The Lincoln Star from Lincoln, Nebraska on October 24, 1965 · Page 29
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The Lincoln Star from Lincoln, Nebraska · Page 29

Lincoln, Nebraska
Issue Date:
Sunday, October 24, 1965
Page 29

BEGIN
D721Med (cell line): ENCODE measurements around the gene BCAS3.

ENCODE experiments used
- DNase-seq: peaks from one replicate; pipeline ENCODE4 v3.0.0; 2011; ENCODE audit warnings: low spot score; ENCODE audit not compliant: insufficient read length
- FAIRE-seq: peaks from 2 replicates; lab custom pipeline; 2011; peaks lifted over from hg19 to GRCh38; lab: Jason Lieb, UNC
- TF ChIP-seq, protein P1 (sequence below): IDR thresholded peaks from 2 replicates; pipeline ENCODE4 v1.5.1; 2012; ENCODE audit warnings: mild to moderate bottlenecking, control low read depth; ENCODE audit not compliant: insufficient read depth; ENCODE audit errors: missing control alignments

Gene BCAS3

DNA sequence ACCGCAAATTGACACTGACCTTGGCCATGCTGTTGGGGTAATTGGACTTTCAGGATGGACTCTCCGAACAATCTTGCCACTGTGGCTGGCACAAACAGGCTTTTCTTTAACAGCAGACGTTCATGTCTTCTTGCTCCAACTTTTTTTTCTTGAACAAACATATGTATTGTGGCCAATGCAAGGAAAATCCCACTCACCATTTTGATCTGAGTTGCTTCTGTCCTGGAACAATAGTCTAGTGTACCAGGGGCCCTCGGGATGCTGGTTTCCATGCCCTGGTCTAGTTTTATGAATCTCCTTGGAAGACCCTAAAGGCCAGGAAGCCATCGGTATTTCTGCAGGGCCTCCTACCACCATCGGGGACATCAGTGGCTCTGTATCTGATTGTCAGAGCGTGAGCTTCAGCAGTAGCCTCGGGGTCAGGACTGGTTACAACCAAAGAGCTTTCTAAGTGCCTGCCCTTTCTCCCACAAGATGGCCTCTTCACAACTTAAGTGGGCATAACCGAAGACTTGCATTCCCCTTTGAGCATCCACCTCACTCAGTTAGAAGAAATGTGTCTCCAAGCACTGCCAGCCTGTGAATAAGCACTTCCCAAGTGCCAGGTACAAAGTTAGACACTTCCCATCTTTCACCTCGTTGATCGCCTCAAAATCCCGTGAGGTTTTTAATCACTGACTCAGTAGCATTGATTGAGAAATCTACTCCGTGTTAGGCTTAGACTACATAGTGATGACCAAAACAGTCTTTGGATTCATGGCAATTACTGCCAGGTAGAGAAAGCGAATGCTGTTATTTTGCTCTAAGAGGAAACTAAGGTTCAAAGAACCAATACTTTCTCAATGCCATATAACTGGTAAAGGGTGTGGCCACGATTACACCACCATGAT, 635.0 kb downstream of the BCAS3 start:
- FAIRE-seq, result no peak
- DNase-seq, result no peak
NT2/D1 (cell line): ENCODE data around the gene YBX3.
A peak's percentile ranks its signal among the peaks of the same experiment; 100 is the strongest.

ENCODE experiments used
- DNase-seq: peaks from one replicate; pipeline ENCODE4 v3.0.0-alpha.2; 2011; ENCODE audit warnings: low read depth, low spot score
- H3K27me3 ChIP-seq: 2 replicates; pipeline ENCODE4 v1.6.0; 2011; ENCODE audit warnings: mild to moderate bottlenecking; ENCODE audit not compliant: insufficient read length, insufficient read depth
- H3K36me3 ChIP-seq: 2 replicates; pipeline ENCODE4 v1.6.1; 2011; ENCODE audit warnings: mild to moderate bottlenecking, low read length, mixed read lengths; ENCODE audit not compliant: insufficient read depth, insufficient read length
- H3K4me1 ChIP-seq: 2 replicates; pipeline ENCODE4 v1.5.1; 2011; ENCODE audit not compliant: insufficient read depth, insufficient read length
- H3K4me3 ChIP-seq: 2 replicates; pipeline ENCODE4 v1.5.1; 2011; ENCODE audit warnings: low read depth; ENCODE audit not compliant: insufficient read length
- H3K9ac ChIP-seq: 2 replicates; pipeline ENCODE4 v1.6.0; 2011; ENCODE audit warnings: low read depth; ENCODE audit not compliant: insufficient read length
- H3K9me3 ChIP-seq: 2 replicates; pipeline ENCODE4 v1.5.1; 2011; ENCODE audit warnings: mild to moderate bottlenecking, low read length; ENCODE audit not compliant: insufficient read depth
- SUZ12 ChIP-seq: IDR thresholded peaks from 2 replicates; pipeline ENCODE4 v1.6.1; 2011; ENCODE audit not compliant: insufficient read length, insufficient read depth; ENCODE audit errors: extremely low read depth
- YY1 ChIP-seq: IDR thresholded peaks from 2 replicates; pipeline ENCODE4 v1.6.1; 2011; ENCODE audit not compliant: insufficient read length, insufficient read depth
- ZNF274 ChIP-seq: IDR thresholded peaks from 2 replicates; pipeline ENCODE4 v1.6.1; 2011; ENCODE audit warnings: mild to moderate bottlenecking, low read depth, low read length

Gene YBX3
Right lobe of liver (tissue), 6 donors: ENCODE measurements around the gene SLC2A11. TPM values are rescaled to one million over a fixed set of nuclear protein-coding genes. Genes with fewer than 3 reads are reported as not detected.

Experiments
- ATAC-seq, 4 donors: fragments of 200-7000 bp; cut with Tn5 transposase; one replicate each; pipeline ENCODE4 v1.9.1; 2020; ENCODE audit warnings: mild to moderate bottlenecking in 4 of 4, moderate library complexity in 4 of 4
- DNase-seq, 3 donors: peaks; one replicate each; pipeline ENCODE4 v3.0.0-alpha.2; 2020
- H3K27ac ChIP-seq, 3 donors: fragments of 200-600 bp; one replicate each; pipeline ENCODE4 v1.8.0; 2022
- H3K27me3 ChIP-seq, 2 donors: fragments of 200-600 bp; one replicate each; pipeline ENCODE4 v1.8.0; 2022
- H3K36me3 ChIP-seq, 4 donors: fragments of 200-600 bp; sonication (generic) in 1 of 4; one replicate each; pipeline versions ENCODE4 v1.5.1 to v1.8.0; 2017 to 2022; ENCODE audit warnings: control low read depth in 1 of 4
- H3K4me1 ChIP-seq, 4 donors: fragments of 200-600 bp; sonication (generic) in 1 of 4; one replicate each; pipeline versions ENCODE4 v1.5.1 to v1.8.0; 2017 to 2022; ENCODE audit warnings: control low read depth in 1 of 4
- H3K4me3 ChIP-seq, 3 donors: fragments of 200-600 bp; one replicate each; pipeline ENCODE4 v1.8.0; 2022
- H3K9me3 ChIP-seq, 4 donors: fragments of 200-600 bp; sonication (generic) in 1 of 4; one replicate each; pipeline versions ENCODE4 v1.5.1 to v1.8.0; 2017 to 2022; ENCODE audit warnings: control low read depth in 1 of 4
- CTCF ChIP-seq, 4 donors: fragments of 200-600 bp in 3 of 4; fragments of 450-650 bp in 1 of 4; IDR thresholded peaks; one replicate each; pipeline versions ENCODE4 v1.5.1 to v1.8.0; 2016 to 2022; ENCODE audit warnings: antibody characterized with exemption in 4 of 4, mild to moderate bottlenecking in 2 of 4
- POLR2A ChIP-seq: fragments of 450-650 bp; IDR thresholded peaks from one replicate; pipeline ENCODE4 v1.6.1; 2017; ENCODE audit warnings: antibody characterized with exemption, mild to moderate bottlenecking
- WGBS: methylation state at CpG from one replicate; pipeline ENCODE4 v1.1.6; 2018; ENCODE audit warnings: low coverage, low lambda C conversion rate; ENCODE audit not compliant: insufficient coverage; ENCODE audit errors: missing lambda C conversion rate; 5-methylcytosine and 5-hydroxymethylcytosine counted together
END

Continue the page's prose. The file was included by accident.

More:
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Aided By Tough Defense Kansas Upsets Oklahoma State Statistics O. state Kaniaa First downs .................. 14 Rushing yardage ............... 175 Passing yardage .................. 61 Passes 6.16 Passes intercepted by ... 0 Punts f-34 Fumbles lost ....................... 3 Yards penalized .......... 5 13 156 81 e-u 0 •-37 1 19 Lawrence Kan. iB —Kansas used a tough spirited defense led by tackle Bruce Peterson and an improved attack led by 150-pound Bill Fenton for a 0-0 upset of Oklahoma State Saturday, ending a season-long victory drought The Jaybawks jumped ahead by driving 66 yards in 14 plays for a touchdown from the opening kick and then let a hard-nosed defense tak over and make the big plays. Peterson, a 190-pound sophomore, was the ringleader. The Cowboys were hurt by three lost fumbles, Walt Garrison, OSU’s swift 200-pound fullback, battered 130 yards in 28 carries but couldn’t score. Charles Durkee of OSU just missed a 58-yard field goal with seven minutes left when the ball hit the crossbar and bounced back. The victory gave Kansas a 1-2 Big Eight record and 1-5 for all games. OSU stands 0-3 in league pay and 1-5 for the season. Mike Johnson and sophomore halfback Dick Abernathy made the big gains in the opening Kansas drive, all of it on the ground. Abernathy scored on a four-yard sweep. OSU drove 55 yards to the Kansas 11 in the second quarter but Garrison was stopped for no gain on fourth down. The Cowboys moved to t h e Kansas 26 from the second half kickoff but Peterson pounced on Larry Elliott’s fumble to end that push. Kansas drove back 61 yards as Fenton fired two 12-yard passes to Sim Stokes before Dave Bouda kicked a 25-yard field goal. Oklahoma State .. ........ • 0 0 S—0 Kanj«as .......... 6 0 3 0—9 KU—Abernathy 4 run (kick (ailed) KU-FG Bouda 25 Attendance 34.000 Mizzou PuDs AU Punches iiiiiiiiHiiiiiiiiiiiiiiiiiiiHiiiiiiiiiimiNiiNiiiiNiiiiiiiiiiiiitiiiHiiiiiiiiiiiHiiiiiiiiiiiiiiiiiiiiiiiiiiiiiiiiiiiiiiiiiiiiiiiiniiiiiiiiiifHiiiiminiiiiiiiiiiiNiiiiiHiiiiiiiiiiiititniiiiiiitniiiiiiiiiiiiiiiiiiMiiiiiHtHiiiiiiiHiiiiiiiiiiiiiinili What Grade Is He In? Continued from Page 1C He didn’t however. The Cyclones did get the opening kickoff. couldn’t go anywhere and yielded the ball with a punt which Missouri’s great Johnny Roland returned 10 yards to the Iowa State 37. Four plays later, the Tigers had scored. A 20-yard pass from quarterback Gary Lane to halfback Earl Denny did it. Denny grabbing the toss at the 13 and slipping past Cyclone defender Doug Robinson. There were less than four minutes gone in the game. The next one took a little longer and required some help from the Cyclones. Safety Gary King lent the aid. fumbling a Tiger punt at the 20. Ray Thorpe recovered on the Cyclone 10. The touchdown came hard, but Charlie Brown finally got it, swinging wide around right end from a yard out. It was a typical effort from Brown, the Big Eight’s top ground gainer and this game’s leading rusher with 95 yards in 22 carries. Missouri, which now is 4-1-1 and undefeated in three conference starts, scored agaiJ late in the second quarter with a typical display of power football. Roland returned a punt 23 yards to his own 40 and the Tigers went from there. It took 13 plays to cover the 40 yards. All of them were on the ground. An eight- yard personal foul against Iowa State helped, and Roland finally took it in with a right end sweep from four yards away. Bill Bates, who had kicked the first two extra points, saw this try nullified by a holding penalty. His next effort from the 25 was pushed away by the wind, for a time, it looked like this could be important. “They cooperated with us the first half and we cooperated with them the second half,” Devine was to sav later. “They gave us field position in the first half and we gave it to them in the second.” Roland, to be precise, gave It to Iowa State, returning the second-half kickoff to the 30, then fumbling it over to the Cyclones on the 40. owa State, with the wind at its back, got to the two on that foray but couldn’t get it in. A short Missouri punt to the 29, followed, however, and the Cyclones didn’t miss this time. It took eight plays to go the distance, plus five more tacked on for an encroachment penalty. The big contribution was Eppie Barny’s great grab of a Van Galder pass over the middle. He grabbed it on the 12 and fought to the 3. Willie Robinson got to the two. Then halfback Les Webster. Iowa State’s best yardage-maker with 71 in 18 carries. bucked over. It was the first touchdown scored on the ground against Missouri this vear and the first by Iowa State in the last three games against the Tigers. Steve Balkovec’s kick climaxed the scoring, except for a 27-yard field goal by Bates with less than five minutes to play in the game. Iowa State dominated all of the third quarter and much of the second half, just as Missouri had done before the intermission. The Cyclones simply did not possess as much scoring punch. Devine who said, “We played very well the first half,” felt Roland’s fumble with the second-half kickoff changed the entire complexion of the game. T believe if we’d not haye fumbled, we had a certain amount of momentum a n d might have gone.” he said. Miswuri 14 6 0 3—23 & State . 0 0 7 ^ 7 MO—Denny 20 pass from Lane. (Bates *^MO^Bro»-n 1 run. (Bates kick). < MO—R<rfaod 4 run. <klA IS—Webster 2 run. (Balkovec Mck). MO-FG Bates^27. October 24, 1965 Lincoln Sunday Journal and Star Q Sooiiers Cripple K-State First dnuns Rushinx yardaxe Pa.ssinx yardaxe Passes Passes InterceiHed Punts Fumble» lost Yards penalized Statistics Oklahoma K-Stale by 19 . 342 30 3-10 3 13 1» 63 5-20 3 4-36.3 11-»S 3 I M 35 Manhattan, Kan. Oklahoma shattered Kansas State’s hopes for an upset for its Homecoming fans and rolled to an easy 27-0 football victory Saturday. It was the Sooners’ second st»-aight league victory and K-State’s sixth consecutive loss. Despite a scries of penalties, fumbles and pass interceptions, the Sooners were never In trouble. Its llneback- ing corps, headed by all- America candidate Carl McAdams, forced K-State to mn inside the ends t most occasions and Its hard-rushing forwards kept the Wildcats’ Vic Castillo, the league’s leading passer, off balance ail afternoon. Fullback Larry Brown paced the Oklahoma attack with two touchdowns slamming o v e r from the one and from the two but slashing running of half- mtMNimiiiiNU By Hoi Brmm Sunday Sports CohmuMst Contrast in Attitudes For every athlete who, like Sonny Liston, has quit on his stool in the comer, there are a dozen others who have battled back against adversity to restore the sports fans’ faith in the American spirit of competition. One such athlete who fits the latter category is Roland (Ron) McDole, a former Nebraska gridder now making his presence felt among offensive backs In the American Football League. McDole is a member of the Buffalo Bills’ front wall that terrorizes opposing quarterbacks and ball carriers each week to the extent that it is regarded as the best front line in the league. The former Husker was credited with playing a key role in the Bills’ win a week ago against Kansas City, but he modestly brushes off any claim to fame. ‘T’m just beating along,” he said in a telephone conversation this week from his home in Grand Island, N.Y., a suburb of Buffalo. “I’m struggling.” There was a time when McDole was struggling Just to play football, let alone successfully. But the big lineman who came from Ohio to Nebraska for his collega football has battled back to b(‘c«me a strong candidate for all-AFL honors this vear. Big Eight Standings W L T Pet. Nebraska ....... 3 0 0 1.000 Missouri ......... .. 3 0 0 1.000 Oklahoma....... 0 1.000 Colorado ......... 1 .667 Kansas ........... ...12 0 .333 Iowa State — 1 2 1 .333 Oklahoma State .03 0 .000 Kansas State . ... 0 4 0 .000 Giant Colorado tackle Frank Bosch, 245-pounder, looms large over scurrying Husker Fred Duda. Black Shirts Push Back CU’s Threats McDole, who went from the Hu.skcrs to the St. Louis Cardinals in the National Football League, then to Houston of the .AF'L. suffered a head injury in a game at Denver and began having trouble with migraine headaches. Wanted To Play The 280-pound defensive tackle missed several games with Houston after the head injury and his football career appeared to be over. “Even after I got rid of the headaches and was pronounced okay to play, I had some bad feelings with Houston because they didn’t think I was okay to play,” McDole recalls. Chargers Chew Up Jets, 34-9 Statistics First downs .......................... 17 Rushing yardage ................ 152 Passing yardage ................ 190 Passes ............................ 18-30 Passes Intercepted by .......... 0 Punts .................................... 4-29 Fumbles lost ....................... 1 Yards penalized ........ 75 Cbargert Jets 15 79 222 19-40 1 5-42 4 133 New York tPt—-Paul Lowe raced eight and 51 yards for touchdowns and John Hadl riddled the New York secondary with passes as the San Diego Chargers remained the American F o o t- ball League’s only unbeaten team by walloping the Jets, 34-9, Saturday night. Despite another strong per- formanceby Lowe — the league’s rushing leader gained over 100 yards for the third time this season—t h e Chargers were helped as much by an error-prone New York offense. j Jets’ flanker Don Maynard | dropped passes in the end I zone in the first and third periods and receivers Jim Evans and Bake Turner each were called for offensive pass interference. Then, in the last quarter, the final ignominy was tagged on the Jets when Coach Weeb Ewbank cost New York a 15- yard penalty because of un­ sportsmanlike conduct as hei yelled from the sidelines. 0 10 14 10-34 3 3 .0 3- 9 gan Diego New York NY-FG J. Turner 12 SD—Lowe 8. run (Travenio kick) NY—FG J. Turner 24 SD—FG Travenio 20 SD—Kocourek 2 pass from Hadl (Tra­ venio kick) SD—Lowe 59 run (Travenio kick) NY—FG J. Turner 46 SD—FG Travenio 19 SD—Aiworth 57 pass from Breauz (Tra- venk) kick) Attendance—59.001. Basketball National Basketball Association New York 106, Los Angeles 101 San Francisco 123, Baltimore St. Louis 120, Boston 110 PhUadeliMa 120. Detroif 103 106 Continued from Page 1 cepted a B e r n i e McCall pass by taking the ball away from Larry Fischer at the Colorado 47 and returned it to the 17. Duda kept the Huskers on the ground for five plays, carrying the ball the final six yards himself on an option play and Wachholtz kicked the conversion for a 24-6 lead. Nebraska wound up the first half scoring, driving from its own 33 to score in 12 plays. A Duda pass to Tony Jeter ate up 17 yards and the^final two plays were 16-yard passes from Duda to White, the second one giving White a tie for the NU season and career pass reception records. The Husker offense sagged in the second half after taking the intermission break with a 31-6 advantage and Nebraska didn’t get past the Colorado 48 until the fourth quarter w'hen Wachholtz, the nation’s top punt returner, ran a punt back to the Buff 25. But that effort was pushed back to the 30 and Wachholtz’ field goal attempt from the 37 was short. However, Barry Alvarez got the ball back for the Huskers two plays later when he recovered a McCall fumble at the Colorado 20. Ben Gregory picked up five and Bob Churchich passed to Gregory for 14 to make it first and goal at the one. Gregory was stopped for no gain before Churchich rammed over himself with 9:59 left in the game and Wachholtz kicked his fifth conversion of the game for a 38-6 lead. The Nebraska Black Shirts, who withstood numerous Colorado scoring threats, finaUy yielded their first touchdown since the Air Force game four weeks ago with 5:30 left in the game. The Black Shirts had gone 16 straight quarters without allowing an opponent to cross the Nebraska goal and you could hardly charge this one against the NU defense account. Colorado had to go only 19 yards after Dennis Drummond intercepted a Churchich pass at the Nebraska 36 and returned it to the 19. McCall hit Tad Polumbus for an 11-yard pass, making it first and goal from the eight. Estes Banks picked up one and after throwing an incomplete pass, McCall pitched out to Larry Plantz, who skirted the Husker left side for the score. Colorado had taken over possession of the ball three times in NU territory in addition to the short touchdown drive but were turned back each time by the Black Shirts led by linebackers Lynn Senkbeil and Mike Kennedy, middle guards Jerry Murphy and Wayne Meylan, tackles Walt Barnes and Richard Czap and end Jerry Patton. The Buffs had the ball at the Nebraska 49, but were stopped at the 44; had it at the 44 and were stopped at the 40 and again took over at the 40 and made it only to the 33. The win, witnessed by 54,110 Homecoming Day fans that included the 1941 Nebraska Rose Bowl team, was the most decisive beating Colorado has received this season. The Buffs hadn’t allowed more than 11 points in any one game this season and had given up only 28 in five games. Stein Peps Air Force V ictory Stockton, Calif. (iPl—Quarter­ back Paul Stein ran for two touchdowns and passed for another Sautrday in leading the Air Force Falcons to their first victory, 40-0, over out- manned University of the Pacific. The touchdowns the senior quarterback didn’t score, he set up with pin-point passes. His touchdown runs were for one and eight yards, and he hit end Jim Schultz on a six- yard pass for six points. back Tommy Pannell and cat quick keeper plays by quarterback Gene Cagle dealt K-State the most misery. Kansas State’s deepest penetration came late in the game when it moved from it’s own 49 to the OU 17 before Castillo threw three incomplete passes. The Wildcat’s only other scoring threat came in t h e third quarter when they moved from their 40 to the Oklahoma 20 . Oklahoma halfback Rod Crosshite gave the crowd of 14,000 a taste of what to expect halfway through the first quarter when he fielded Bob Bollard’s punt on his 32 and went 62 yards for the opening touchdown. Oklahoma moved 65 yards in 10 plays for its second touchdown. Cagle slipped through the line on a 12-yard keeper for the touchdown. The Sooner backs punished the K-State defense for 342 yards. Their best offensive output in winning two and losing three this year. Oklaliom* .......................... 7 14 6 6-27 K-Stats ............................... 0 0 OU-Croxshltc 62 punt “But I wanted to play and I thought I could play despite the injury which no longer gave me any trouble,” he continues. “I went to Minnesota with Mick Tingelhoff (another ex-Husker), then from there to Buffalo.” McDole admits that he considered giving up the sport because of the headaches. “But they cleared up and football was the business I was in,” he explains. “If I had had any more trouble with them, I would have quit, but they haven’t bothered,” he continues. “And “And I have taken quite a few good licks in this league,’* he chuckles. 0 0— f retnrn (SI m ^ kick) OU—Cagle 12 niB (kick failed) OU—L. Brown 1 run (Hammond paaa to Pannell) OU-L. Brown 2 run (kick failed). Mississippi R ips Vanderbilt, 24-7 Statistics Meanwhile, the Air Force defense held the Tigers to only 19 yards rushing and 125 yards passing, keeping the home team outside the Falcon 20 all afternoon. First downa Rushing yardage Passing yardage Passes Passes Intercepted by Punts Fumbles lost Yards penalized Vaadky Miss. 5 42 14 1-11 0 11-45 0 17 10 145 97 8-U 1 6-49 1 58 Sophomore end Carl Janssen also had a great day, catching touchdown passes of six and 10 yards from Stein’s understudy. Sonny Litz. Air Force Pacific .................. 7 13 0 20 -40 0000—0 AF -Stein 1 run (Radtke kick) AF—Schultz 6 pass from Stein (kick failed) AF—Ondrejko 8 run (Radtke kick) AF—Stein 8 run (Radtke kick) A F—Janssen 10 pass from Litz (Radtke kick) AF—Janssen 6 pass from Litz (kick failed) Attendance 7,500. Oxford, Miss. (UPI) — Mississippi posted three touch- I downs and a field goal against the best defense in the Southeastern Conference Saturday, beating Vanderbilt, 24-7, while its own defense kept the Commodores scoreless until late in the game. Vanderbilt 0 0 0 7—7 Mississippi 0 10 7 7—24 Miss—Cunningham 15 run (Ekye* kick) Miss—FG Keyes 22 Miss—Fleming 68 pass from Heidel (Keyes kick) Miss—Dennis 2 run (Keyes kick) Vand—Whiteside 3 run (WUt kick) & "B" BARBER SHOP OPEN 8 AM to 6 PM EVERY DAY (Excepf Svndoy) THRU OCT. 30Hi rMf ttaw—1)30 rjH. South Sioox City, Ntbr. MAGEE'. HuMi . He feels the AFL has gotten much better since he came into the league. “I had the advantage of playing to the NFL also, so I can compare the two leagues.” he says. “About the only difference between the two leagues has been in experience. “The line play in both leagues is about equal. The place where the experience is most noticeable is In the secondary where experience really helps because you need it to know the moves of the receivers.” Still Follows Huskers McDole, who married his high school sweetheart and is the father of a boy, Taz, 3, and a girl, Tammy, 4. still follows the Comhuskers. “We try to follow them,” he says. “Wlllte Ross and I, that is. Of course Willie keeps better track of them than I do because he knows the ones that are playing better. “Willie is doing real well for us, but he has had knee trouble and is on the injured reserve list right now. I expect him to be activated again within the next two weeks. “Nebraska has been doing great since I lett.” he concluded. Ron McDole also has been doiig great since he left. ________ Gogolak Stars In 51-0 Breeze Princeton, N.J. UPV—Char­ ley Gogolak kicked three field goals, breaking a national collegiate season record, and Ron Landeck passed for three touchdowns and ran for another as unbeaten Princeton annihilated Penn. 51-0, Saturday in an Iv>' League football game. Grief Stricken Vols Win, 17-8 Knoxville, Tenn. (B — Tennessee shook off its grief from the deaths last w'eek of three assistant coaches and ground out a lacklustre, 17-8, football victory over Houston Saturday. P miii 0 0 0 6— 0 Pri«»ton 14 27 7 ^51 Prln—Kerrtetter 1 run (Oof ol^ Prin—Potter 22 pass from Lanaeck (I h >- Xolak kick) Prin-F GGogolak 44 t a ^ Prln—Bowers 66 paas from Landecic (Gotolak kick) , u u. Prln—Landeck 10 PriB—Martin 7 run (Gt«olak kick) Prin-FG Gogolak 43 , Prln—Bowers 3 paaa from Landeck (Gogolak kick) Prln—PC Gogolak 47 Attendance 26.000. 0 6 0 »- 0 0 0 10 7-17 paM interoeptloo Hou.slon ....... Tennessee Tenn-FG Leake 20 Tenn—Archibald M kiek > Tenn—Chadivick 6 run (Leake kick) Hau—Beer 6 pass from Borrls (Beer pass from Burris) Attendance 34,504 \ 1 SEIBERLING COMMUTER PERSHING Municipal Auditorium Tues., Oct. 26, 8:30 PJM. ?• 3 BREATHIN BRUSHED PIGSKIN'' CASUAL SHOES BY WOLVERINE Men’s Shoes First Floor Magee’s Downtown Extra “Deep Bite” SNOW TRACTION Gets Anywhere — hi eny weother • PREMIUM DEEP TREAD • 4-PLY NYLON • FULL ROAD HAZARD WARRANTY SEIBERLING SNOW TIRES . . . wHh STEEL la GRIPPERS Ohro ytm Up to 60% Less Braldng Distance Up to 500% More Traction, Longer Tread Wear (Available with or without Steel Ice Grippers ... Ice Grippers Installed at our Service Deportment) WALKER TIRE CO. 9th & M432-3388 MAIN EVENT for the Neb. State Chamfiienship "MAD RUSSIAN" vs. lock FESfK 2 falls out of 3—60 min. limit. SEMI-FINAL 2 falls out of 3, 45 min. limit ''Mad Doa" VACHONI Vt. 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